Moments later, the woman delivered two massive plates to Dave and his friend. In a soft voice, she asked if they needed this or that. The man in the coveralls slowly shook his head as he attacked the food on his plate. Dave just glared at her. She hurried away, Dave’s foul stare on her as she went.

Evie finished her soda, ice cubes clinking to the bottom of the glass as she set it down. “I need to go soon. Mom’s expecting me by four-thirty. Tonight, we’re going out to dinner.”

“I’ll give you a ride to your place . . . I mean, if you want, that is,” Will said as he checked his fingernails.

“That’s okay. It’s not far. Mom wouldn’t like me showing up with a stranger.”

“I’m not a stranger, not anymore, am I?” Will said as he made a crocked, sideways smile.

“You know what I mean.”

“Most moms don’t worry about such things.”

“They should.”

“I suppose,” Will agreed. “You said you and your mom were going to dinner. You going to try that new place, the, what is it?”

“They’re calling it a steak house, for us locals. Mom says she heard they also have Persian dishes on the menu. Things like kabobs and a dish called kuku sabzi, which sounds interesting.”

“Yeah, yeah,” Will said. “But what’s that place called?” he asked as he seemed to search his memory. “Oh, doesn’t matter. Is this a special dinner, a celebration, or something?”

“Yeah, sort of,” Evie replied. “It was Mom’s idea. She should tell you.”

“Yeah, but I’m a stranger,” Will said, as his grin rippled to the opposite side of his face.

“Funny. I’ll talk to her. Can we meet here again tomorrow? I’ll ask her to come.”

“Hmm, yeah, sure. Sounds great,” Will said as he gripped his glass of cola a little tighter.

* * *

Evie and her mother, Patrice, found Will in the same booth, a nearly empty glass of cola glistening with condensation perched between both hands. Will stood, wiped his hands.

Evie made introductions, and she and her mother sat. Will eased back into his seat, and grasped his drink again.

“Now we’re not strangers, right?” Will said.

“No, I guess not.” Evie eyed her mother for confirmation. Patrice gave a faint nod.

Evie turned, glanced over her shoulder. “I see your uncle, or whatever, is here again.”

Will’s gaze veered in that direction. Patrice followed his stare.

“I know that guy,” Evie’s mother said. “He’s always . . .” She spun on Will and glared at him with penetrating eyes.

Will sat taller, his eyes widening. “He’s not really my uncle. We’re not related. I’m nothing like him, I swear.”

“Mother?” Patrice turned to face her daughter. “You promised.” 

Patrice began to shake her head, paused for a moment, then shared a soft smile with her daughter.

Will glanced from mother to daughter, then down to his drink. He took a long sip, draining the glass.

Their server came to their table and set out menus and asked Evie and her mom what they would like to drink. Today, she had on a green hajib.

When she went for a cola for Evie and a cup of black coffee for Patrice, Will noticed Dave’s leering eyes follow the young woman. 

Will’s companions again followed his gaze. “This is horse crap,” the boy said, then apologized for his language. “Ladies,” Will said as he pushed his glass away and slipped out of the booth. 

He tucked both hands deep into his pockets and strode to Dave’s table. Another man, a different one from yesterday, sat with Dave. The two men were leaning in, conversing, and glancing after the server.

Dave noticed Will and quit talking mid-sentence.

Will, hands still pressed into the bottoms of his pockets, leaned toward Dave. The man nodded and went to say something.

Will cut him off. “It’s a hajib. A head covering. You know, Dave, like a hat. Only with more meaning, greater con . . . conviction.”

Evie practically sat in her mother’s lap, trying her best to hear what the boy had said to the man.

“Look, you little snot . . .” started Dave.

Will stopped him again, pulling one hand from his pocket. When he opened his fist to Dave, both men leaned forward. Dave glared at the object in Will’s hand, then slowly shut his slackened mouth.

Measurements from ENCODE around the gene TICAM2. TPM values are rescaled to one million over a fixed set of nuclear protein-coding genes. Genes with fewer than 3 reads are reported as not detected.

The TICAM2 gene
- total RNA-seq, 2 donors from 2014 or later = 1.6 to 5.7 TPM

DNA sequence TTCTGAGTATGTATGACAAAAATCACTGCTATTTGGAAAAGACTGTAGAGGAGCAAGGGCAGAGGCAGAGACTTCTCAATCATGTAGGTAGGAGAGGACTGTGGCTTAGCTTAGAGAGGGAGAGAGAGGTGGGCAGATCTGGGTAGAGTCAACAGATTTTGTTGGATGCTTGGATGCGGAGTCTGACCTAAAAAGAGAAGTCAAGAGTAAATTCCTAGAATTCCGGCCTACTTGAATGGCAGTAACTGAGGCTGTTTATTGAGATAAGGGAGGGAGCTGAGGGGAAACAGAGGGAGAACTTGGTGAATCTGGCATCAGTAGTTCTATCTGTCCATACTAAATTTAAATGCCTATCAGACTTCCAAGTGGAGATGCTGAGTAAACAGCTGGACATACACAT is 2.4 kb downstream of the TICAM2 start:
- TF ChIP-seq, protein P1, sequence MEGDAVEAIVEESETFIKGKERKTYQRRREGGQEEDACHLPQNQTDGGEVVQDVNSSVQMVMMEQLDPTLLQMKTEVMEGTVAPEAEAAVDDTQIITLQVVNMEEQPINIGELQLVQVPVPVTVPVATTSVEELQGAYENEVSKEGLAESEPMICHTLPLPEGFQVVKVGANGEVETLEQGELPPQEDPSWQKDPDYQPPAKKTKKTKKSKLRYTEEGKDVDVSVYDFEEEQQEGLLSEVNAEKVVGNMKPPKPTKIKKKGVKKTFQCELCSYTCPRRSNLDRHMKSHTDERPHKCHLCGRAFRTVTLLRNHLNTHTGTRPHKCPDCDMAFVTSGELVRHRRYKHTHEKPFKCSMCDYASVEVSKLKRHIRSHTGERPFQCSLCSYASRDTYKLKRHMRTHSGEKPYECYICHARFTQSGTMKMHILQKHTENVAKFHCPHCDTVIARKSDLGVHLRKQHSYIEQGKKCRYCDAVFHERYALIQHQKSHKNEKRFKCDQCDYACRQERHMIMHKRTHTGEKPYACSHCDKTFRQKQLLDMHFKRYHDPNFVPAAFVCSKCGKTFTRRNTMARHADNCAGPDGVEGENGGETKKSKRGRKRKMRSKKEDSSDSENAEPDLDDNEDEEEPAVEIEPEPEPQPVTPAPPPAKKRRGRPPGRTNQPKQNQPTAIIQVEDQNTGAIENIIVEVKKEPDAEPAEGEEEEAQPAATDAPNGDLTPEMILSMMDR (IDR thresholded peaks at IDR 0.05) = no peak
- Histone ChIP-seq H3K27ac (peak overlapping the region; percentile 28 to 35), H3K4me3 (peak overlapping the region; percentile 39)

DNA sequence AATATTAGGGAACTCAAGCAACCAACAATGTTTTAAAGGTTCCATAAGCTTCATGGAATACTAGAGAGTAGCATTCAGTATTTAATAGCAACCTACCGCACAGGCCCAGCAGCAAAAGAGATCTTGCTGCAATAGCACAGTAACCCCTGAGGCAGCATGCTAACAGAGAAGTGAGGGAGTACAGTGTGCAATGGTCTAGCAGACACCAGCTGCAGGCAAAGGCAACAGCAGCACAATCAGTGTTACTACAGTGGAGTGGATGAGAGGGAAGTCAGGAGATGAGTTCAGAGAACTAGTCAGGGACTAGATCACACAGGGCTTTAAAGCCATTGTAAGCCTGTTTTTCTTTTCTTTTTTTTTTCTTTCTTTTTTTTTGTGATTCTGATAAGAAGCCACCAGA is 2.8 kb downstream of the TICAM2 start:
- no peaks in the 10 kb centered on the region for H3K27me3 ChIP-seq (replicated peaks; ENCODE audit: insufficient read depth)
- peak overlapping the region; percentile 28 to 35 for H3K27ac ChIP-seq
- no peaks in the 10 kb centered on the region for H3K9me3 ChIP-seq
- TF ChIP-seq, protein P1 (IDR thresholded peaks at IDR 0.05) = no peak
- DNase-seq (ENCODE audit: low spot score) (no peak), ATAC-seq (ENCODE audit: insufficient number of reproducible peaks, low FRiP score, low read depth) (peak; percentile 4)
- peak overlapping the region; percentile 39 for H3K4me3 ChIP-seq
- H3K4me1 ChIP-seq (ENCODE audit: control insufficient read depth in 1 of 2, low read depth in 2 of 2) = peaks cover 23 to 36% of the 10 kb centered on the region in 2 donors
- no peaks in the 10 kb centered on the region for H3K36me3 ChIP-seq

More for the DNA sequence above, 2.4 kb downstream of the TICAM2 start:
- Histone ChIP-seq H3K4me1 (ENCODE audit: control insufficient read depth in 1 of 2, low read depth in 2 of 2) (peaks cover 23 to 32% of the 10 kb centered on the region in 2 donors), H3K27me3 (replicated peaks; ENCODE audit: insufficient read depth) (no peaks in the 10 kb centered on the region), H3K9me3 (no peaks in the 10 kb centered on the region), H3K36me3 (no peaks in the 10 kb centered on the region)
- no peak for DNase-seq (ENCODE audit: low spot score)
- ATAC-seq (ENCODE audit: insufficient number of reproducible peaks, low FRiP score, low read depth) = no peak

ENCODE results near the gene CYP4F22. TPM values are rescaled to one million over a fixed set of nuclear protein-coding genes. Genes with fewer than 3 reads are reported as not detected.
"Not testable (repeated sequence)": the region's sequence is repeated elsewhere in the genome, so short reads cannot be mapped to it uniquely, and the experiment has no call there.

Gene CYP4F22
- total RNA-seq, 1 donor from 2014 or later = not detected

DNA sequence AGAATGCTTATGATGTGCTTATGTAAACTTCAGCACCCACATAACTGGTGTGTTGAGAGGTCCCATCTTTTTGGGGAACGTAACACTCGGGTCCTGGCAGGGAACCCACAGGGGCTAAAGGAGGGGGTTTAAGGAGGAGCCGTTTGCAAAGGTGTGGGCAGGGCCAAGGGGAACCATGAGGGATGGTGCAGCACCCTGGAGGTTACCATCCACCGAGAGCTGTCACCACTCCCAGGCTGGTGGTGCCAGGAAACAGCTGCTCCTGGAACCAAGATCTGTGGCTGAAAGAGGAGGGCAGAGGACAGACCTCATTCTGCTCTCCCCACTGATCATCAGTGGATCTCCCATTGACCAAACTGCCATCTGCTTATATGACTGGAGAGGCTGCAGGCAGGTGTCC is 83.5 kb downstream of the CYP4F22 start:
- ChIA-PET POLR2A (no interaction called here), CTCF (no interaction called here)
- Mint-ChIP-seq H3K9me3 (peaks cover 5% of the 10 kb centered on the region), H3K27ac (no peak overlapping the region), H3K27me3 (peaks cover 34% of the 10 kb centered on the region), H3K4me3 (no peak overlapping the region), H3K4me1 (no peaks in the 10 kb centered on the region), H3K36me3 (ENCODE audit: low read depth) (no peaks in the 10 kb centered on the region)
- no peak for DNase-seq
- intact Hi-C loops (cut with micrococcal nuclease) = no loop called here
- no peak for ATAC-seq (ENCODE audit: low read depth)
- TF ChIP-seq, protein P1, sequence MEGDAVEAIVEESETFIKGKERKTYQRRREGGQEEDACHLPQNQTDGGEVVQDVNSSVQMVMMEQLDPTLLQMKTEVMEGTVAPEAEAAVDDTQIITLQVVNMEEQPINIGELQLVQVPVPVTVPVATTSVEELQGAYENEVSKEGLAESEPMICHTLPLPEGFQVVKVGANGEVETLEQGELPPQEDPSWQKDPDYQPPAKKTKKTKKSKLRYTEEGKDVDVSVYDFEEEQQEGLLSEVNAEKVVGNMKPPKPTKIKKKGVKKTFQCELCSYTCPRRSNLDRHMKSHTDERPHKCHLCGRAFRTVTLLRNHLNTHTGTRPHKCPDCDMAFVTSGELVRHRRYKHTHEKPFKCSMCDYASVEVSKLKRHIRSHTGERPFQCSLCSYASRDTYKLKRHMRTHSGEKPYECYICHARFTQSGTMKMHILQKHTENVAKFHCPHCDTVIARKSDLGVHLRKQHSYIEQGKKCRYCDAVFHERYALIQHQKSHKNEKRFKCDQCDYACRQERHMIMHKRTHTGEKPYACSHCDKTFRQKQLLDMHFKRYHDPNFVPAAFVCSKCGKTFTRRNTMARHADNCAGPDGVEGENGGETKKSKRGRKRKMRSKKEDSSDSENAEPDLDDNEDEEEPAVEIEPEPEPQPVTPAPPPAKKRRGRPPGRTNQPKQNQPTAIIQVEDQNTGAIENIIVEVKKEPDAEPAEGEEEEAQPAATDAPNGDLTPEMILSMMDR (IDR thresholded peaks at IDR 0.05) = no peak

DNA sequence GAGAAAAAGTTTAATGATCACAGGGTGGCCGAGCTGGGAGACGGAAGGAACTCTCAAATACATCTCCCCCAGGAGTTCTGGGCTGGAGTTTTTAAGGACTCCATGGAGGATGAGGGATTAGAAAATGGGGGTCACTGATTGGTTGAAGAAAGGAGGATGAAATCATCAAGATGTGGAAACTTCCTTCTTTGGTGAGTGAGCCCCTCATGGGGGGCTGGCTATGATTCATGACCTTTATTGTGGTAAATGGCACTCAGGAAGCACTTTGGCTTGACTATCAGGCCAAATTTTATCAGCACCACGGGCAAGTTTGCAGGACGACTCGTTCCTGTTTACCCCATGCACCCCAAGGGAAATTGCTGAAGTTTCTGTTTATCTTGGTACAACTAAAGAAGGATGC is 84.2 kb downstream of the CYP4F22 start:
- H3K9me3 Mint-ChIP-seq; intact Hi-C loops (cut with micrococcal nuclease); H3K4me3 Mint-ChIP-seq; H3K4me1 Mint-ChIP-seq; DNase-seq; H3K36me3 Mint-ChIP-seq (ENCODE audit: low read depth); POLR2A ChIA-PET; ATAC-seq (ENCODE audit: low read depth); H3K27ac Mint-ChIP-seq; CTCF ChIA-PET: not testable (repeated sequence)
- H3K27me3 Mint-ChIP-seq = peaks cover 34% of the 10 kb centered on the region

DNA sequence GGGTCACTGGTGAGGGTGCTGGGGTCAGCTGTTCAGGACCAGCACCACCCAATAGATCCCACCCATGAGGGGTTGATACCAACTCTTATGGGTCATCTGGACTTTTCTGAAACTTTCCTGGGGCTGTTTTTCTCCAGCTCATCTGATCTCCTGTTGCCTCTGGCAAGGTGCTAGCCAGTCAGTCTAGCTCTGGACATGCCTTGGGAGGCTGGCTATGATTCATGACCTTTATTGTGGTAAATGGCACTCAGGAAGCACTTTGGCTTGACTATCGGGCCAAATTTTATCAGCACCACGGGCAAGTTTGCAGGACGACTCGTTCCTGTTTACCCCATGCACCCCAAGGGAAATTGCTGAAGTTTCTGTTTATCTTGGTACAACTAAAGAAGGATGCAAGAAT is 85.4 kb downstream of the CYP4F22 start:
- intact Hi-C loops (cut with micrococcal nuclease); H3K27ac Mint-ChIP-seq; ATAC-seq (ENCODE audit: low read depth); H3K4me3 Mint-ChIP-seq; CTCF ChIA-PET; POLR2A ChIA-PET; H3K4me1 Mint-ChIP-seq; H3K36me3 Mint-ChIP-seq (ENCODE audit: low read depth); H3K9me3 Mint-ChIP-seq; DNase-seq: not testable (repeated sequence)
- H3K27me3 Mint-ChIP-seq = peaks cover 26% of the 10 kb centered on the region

Will came back to their booth and took his seat. Evie and her mother smiled at him. He nodded, then slurped ice melt from his glass.

Evie squirmed for a moment or two, then said, “What did you show him?”

A new smile spread across Will’s thin face. Then it disappeared. Dave and his buddy walked past their table; Dave’s penetrating glare locked on the boy.

Dave stopped at their table. While ignoring the women, he put a hand on Will’s shoulder and closed his grip. Will winced, but bit it back. “Someday, boy, someday.” Then Dave let go and marched away.

The tiny bell over the door tinkled, and the men left the diner.

Their server brought Evie’s soda, an empty coffee mug, and a freshly brewed pot of coffee to the table. As she poured Patrice’s java, she eyed the two men crossing the street and getting into a pickup. Sensing the coffee mug was full, she righted the coffee pot, stood back, then gave Will a warm smile, which he returned, as his cheeks reddened.

When she had gone, Will pulled the object from his pocket to show Evie. He opened his hand. In his palm lay a stone, one ground and polished in the shape of a perfectly round disc.

Evie and her mother leaned forward and eyed the stone, looked up, question marks knitted in their respective brows. 

“Dave gave me this a while back. Maybe two or three months ago.” 

Evie had And? written across her face. So did her mother, only less obvious.

“I caught Dave doing something with someone . . . someone, not his wife.”

Evie looked shocked. Her mother simply nodded her head.

“He gave me this rock and said that I should keep what I’d seen to myself. If I do, I can use this rock . . . as Dave put it, to get out of jail free. I do anything wrong, I am to show him, remind him of our agreement, with this little stone.”

Evie glanced at it once more. It was a dark red color, like almost-dried blood, with white veins running through the stone.

She looked at her mother. Then to Will. “Hmm, shouldn’t you tell his wife, anyway? I mean, holding it over Dave and, well, keeping his wife in the dark doesn’t seem right.”

Patrice vigorously nodded her head, a slight frown buckling the corners of her mouth.

“She’s just as bad,” Will said as he reached into his other pocket and pulled out a shiny Native American one-dollar coin. One minted the previous year, Evie could see. “She gave me this just last month.”

Patrice leaned back in her seat, a wide grin painting itself across her face. She reached out and took a sip of her coffee. Then she turned to her daughter.

Evie swiveled in her seat to face her mother. Patrice gave a slow, double nod of her head.

Evie turned to Will. “Tonight, would you like to join us for dinner at that steak house I mentioned?”

Will returned the chits his ‘sort-of’ relatives had given him to his pockets. “Didn’t you go there last night?”

“Yep, and we loved it,” Evie said. “We’d like to take you there.”

By Brien Crothers